- Self-closing and self-latching gates and/or doors with a locking mechanism to keep access secure when the pool is not in use.
If the back yard where the pool is located has an existing perimeter fence which meets all the requirements listed above, an additional fence around the pool is optional.
Easements and Utility Boxes
Residential fences may be constructed on some easements, depending on the terms of the easement. The owner of the easement has the right to remove any obstructions (trees, plants, buildings, fences, etc.) in the easement that interfere with operation and maintenance of the easement. The homeowner could be responsible for restoring the items removed during maintenance. An example of easement maintenance is MidAmerican Energy repairing buried utility lines and green utility boxes. It is the homeowner’s responsibility to maintain their property on either side of the fence; i.e., mowing, weeding, tree trimming, etc.
Overland Flowage Easements: Fences constructed in overland flowage easements have specific requirements for the portion of the fence in the easement. These portions must have at least 30% open space and be elevated a minimum of 3” in the swale portion of the easement.
Fences can be built using typical fencing materials such as chain link, wrought iron, aluminum, wood, polyvinyl chloride (PVC), and other similar materials. Treated lumber, cedar, redwood, or similar types of decay resistant wood should be used for wood fences.
A fence or wall may not be designed to cause pain or injury to humans or animals. Corrugated or sheet metal, chicken wire, woven wire, temporary construction fencing, snow fencing, or similar materials are not allowed for permanent fencing. Chain link fences in front yard need a non-galvanized finish.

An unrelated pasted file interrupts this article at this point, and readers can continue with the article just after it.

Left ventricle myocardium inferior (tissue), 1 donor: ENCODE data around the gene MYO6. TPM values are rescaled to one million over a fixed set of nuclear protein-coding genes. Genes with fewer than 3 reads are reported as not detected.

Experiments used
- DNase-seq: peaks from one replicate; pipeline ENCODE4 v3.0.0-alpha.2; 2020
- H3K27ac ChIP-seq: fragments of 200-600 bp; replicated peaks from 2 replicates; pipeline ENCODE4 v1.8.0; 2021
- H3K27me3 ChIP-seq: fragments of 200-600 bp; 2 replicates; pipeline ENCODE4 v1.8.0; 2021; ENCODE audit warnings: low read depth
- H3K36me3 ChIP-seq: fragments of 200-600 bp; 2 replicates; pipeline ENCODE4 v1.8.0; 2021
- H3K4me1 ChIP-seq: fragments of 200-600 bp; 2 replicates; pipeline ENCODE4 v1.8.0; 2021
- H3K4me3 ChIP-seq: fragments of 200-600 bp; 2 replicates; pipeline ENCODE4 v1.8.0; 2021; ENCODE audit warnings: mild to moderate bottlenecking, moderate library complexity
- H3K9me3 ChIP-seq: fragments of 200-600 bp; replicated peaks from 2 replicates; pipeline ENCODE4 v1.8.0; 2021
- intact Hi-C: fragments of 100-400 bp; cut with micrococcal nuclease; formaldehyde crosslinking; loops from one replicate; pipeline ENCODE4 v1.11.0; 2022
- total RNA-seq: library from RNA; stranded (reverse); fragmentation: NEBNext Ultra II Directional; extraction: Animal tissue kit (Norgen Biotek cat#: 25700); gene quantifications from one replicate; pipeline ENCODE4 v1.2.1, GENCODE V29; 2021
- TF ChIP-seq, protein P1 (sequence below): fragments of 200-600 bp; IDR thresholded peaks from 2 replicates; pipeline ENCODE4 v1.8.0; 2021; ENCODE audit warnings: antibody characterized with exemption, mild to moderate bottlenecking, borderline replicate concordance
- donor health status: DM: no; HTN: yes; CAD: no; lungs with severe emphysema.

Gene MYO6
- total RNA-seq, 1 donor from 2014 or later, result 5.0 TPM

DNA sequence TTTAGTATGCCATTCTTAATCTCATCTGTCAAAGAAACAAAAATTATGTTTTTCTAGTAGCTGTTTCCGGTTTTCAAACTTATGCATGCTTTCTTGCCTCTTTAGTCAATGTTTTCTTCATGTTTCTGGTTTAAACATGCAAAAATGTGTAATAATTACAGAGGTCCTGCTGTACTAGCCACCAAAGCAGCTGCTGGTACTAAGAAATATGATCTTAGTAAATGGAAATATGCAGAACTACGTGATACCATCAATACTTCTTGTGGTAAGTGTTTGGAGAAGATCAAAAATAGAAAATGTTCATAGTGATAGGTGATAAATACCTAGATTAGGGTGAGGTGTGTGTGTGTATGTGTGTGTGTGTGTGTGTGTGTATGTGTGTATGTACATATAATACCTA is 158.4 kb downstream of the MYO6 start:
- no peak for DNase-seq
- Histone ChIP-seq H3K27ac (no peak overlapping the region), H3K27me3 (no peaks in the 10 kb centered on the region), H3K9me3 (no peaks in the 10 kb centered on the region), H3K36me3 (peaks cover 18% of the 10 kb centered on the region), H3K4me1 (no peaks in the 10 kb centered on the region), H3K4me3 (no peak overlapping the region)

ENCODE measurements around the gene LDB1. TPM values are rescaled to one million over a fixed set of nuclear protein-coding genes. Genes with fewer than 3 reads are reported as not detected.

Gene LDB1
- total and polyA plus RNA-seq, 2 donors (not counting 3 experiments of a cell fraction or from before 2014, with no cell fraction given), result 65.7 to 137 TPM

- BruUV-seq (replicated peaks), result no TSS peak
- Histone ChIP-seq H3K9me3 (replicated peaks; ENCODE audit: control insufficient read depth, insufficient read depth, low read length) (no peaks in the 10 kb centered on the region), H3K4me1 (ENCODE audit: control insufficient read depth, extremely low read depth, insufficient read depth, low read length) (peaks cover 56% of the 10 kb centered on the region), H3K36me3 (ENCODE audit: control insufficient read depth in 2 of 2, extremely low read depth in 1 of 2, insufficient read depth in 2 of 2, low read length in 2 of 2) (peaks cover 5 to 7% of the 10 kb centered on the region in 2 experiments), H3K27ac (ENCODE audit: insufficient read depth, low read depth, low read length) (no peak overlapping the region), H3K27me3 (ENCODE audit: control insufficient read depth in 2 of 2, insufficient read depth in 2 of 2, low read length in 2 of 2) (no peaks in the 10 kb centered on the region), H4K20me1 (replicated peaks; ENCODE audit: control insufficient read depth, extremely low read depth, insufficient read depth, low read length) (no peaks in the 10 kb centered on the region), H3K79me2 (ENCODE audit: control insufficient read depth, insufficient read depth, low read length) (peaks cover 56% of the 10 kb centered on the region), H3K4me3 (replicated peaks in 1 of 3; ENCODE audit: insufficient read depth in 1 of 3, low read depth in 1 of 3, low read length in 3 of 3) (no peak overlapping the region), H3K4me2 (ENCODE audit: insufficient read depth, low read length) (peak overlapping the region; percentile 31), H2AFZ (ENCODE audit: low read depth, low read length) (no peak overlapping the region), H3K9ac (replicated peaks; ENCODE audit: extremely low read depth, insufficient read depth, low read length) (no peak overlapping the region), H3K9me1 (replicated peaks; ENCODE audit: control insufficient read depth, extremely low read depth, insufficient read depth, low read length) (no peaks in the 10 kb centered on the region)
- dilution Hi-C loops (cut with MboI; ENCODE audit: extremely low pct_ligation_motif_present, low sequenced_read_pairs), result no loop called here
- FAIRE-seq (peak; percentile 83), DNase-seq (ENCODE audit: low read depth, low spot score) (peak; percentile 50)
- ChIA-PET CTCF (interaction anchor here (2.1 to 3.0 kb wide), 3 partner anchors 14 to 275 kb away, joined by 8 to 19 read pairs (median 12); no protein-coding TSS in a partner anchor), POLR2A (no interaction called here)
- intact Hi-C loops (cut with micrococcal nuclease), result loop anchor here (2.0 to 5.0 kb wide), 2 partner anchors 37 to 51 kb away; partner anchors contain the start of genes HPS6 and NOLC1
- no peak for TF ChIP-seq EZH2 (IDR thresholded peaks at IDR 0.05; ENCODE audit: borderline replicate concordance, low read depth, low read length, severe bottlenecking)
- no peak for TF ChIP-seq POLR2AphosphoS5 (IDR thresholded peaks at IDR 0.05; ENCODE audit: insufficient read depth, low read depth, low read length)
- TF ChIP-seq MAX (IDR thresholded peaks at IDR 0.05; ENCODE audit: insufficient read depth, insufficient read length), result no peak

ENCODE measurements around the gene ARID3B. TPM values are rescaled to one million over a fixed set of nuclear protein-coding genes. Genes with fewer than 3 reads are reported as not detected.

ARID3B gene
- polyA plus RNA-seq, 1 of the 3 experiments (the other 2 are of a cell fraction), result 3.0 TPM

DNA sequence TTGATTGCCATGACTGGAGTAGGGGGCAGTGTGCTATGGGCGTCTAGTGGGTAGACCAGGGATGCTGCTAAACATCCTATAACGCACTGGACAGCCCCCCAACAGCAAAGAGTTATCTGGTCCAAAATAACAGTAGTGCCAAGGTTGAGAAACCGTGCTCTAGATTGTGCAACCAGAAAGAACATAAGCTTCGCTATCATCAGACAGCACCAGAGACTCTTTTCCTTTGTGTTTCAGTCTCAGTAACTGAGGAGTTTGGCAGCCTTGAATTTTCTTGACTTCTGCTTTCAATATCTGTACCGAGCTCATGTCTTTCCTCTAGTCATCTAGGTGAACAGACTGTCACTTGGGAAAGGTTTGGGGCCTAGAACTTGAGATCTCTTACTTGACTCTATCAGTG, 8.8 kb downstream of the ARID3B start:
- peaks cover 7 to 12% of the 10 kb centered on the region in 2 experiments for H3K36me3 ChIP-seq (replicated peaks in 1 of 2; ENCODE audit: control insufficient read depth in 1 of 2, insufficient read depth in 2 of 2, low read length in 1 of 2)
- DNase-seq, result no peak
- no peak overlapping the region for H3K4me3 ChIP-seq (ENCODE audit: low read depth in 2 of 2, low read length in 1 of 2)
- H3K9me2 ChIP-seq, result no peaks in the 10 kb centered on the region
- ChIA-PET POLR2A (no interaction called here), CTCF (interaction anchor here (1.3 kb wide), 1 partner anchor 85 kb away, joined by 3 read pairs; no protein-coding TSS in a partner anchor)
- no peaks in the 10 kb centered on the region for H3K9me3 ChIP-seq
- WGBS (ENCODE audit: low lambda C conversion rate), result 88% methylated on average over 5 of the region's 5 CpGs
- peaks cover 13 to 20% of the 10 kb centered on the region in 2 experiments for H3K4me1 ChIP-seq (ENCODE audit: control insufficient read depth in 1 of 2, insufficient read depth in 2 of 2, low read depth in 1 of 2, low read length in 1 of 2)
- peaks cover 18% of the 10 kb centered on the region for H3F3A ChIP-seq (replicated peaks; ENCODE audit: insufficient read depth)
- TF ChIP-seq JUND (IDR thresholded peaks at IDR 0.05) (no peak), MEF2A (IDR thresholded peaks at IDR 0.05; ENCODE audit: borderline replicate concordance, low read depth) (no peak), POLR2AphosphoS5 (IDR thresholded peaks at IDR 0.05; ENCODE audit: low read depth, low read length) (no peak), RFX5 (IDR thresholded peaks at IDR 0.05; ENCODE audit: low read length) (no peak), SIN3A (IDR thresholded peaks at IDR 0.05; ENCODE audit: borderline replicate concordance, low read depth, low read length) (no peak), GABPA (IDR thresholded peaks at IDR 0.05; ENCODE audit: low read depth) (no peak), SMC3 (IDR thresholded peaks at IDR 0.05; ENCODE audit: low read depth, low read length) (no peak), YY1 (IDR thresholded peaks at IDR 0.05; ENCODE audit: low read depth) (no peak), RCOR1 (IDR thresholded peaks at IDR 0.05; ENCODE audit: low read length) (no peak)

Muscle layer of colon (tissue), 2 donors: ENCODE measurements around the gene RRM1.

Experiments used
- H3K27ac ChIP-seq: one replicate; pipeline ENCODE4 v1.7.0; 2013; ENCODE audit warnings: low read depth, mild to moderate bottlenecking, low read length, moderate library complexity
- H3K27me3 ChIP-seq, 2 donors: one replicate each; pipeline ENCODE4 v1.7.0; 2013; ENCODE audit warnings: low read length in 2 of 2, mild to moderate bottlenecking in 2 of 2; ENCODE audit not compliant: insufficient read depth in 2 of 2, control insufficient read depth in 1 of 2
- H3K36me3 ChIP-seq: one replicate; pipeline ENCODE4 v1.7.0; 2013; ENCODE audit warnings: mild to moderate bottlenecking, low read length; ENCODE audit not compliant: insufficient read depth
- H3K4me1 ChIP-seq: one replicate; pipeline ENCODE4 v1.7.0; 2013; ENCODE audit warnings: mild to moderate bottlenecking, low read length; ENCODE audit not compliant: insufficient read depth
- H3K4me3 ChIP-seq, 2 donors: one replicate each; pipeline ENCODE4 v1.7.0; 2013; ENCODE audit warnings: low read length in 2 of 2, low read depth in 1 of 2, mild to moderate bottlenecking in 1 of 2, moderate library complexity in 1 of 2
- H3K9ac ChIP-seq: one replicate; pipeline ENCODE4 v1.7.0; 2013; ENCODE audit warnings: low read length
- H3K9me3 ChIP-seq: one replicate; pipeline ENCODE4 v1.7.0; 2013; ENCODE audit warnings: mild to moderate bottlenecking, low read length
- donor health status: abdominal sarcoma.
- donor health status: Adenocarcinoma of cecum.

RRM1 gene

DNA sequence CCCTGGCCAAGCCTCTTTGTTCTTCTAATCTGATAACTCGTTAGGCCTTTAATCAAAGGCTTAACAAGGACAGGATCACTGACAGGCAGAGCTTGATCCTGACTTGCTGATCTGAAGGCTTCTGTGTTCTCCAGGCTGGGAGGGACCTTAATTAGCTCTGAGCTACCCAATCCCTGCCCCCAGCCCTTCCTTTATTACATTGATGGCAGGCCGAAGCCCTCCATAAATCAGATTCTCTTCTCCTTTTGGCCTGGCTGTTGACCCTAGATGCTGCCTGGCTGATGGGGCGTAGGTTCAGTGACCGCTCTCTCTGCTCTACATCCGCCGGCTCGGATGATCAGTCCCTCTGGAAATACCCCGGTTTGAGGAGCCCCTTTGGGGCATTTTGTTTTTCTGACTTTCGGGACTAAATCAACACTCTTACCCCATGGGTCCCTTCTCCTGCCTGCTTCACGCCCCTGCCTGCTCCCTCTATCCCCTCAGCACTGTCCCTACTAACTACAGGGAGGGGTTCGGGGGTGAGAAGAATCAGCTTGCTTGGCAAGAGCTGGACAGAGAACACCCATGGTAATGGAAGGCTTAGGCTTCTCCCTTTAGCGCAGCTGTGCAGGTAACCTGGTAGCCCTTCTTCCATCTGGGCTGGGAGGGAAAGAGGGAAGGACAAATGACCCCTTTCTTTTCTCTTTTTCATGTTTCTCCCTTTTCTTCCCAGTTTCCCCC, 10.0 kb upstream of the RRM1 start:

Construction, Maintenance & Repair
It is the homeowner’s responsibility to make sure their project meets HOA requirements, as these regulations can be stricter than city ordinances. It is also the homeowner’s responsibility to be sure their fence or wall is not being constructed on neighboring properties. Corner lots have streets bordering more than one side of the lot, giving the lot multiple front yards (frontages). Front yard regulations apply to each street side of the corner lot.
Fences are to be constructed “pretty side out”, meaning posts, rails, and supports are placed on the inside of the fence. Fences need to be constructed in a sturdy manner and kept in a good state of repair, including the replacement of defective parts, painting, and other maintenance tasks. It is the homeowner’s responsibility to maintain their property on either side of the fence; i.e., mowing, weeding, tree trimming, etc.
Existing fences are required to be brought up to current regulations when one or both of the following are needed:
- 40% or more of the fence is removed or replaced. This is referred to as “complete replacement”.
- Location and/or height of the existing fence is changed.
Industrial and Commercial Fences
In industrial districts; fences and walls in the rear and side yards cannot exceed 8 feet in height. Fences within a commercial district; front yard of an industrial district; or over 8 feet tall in industrial districts, may be permitted a special exception by the Board of Adjustment.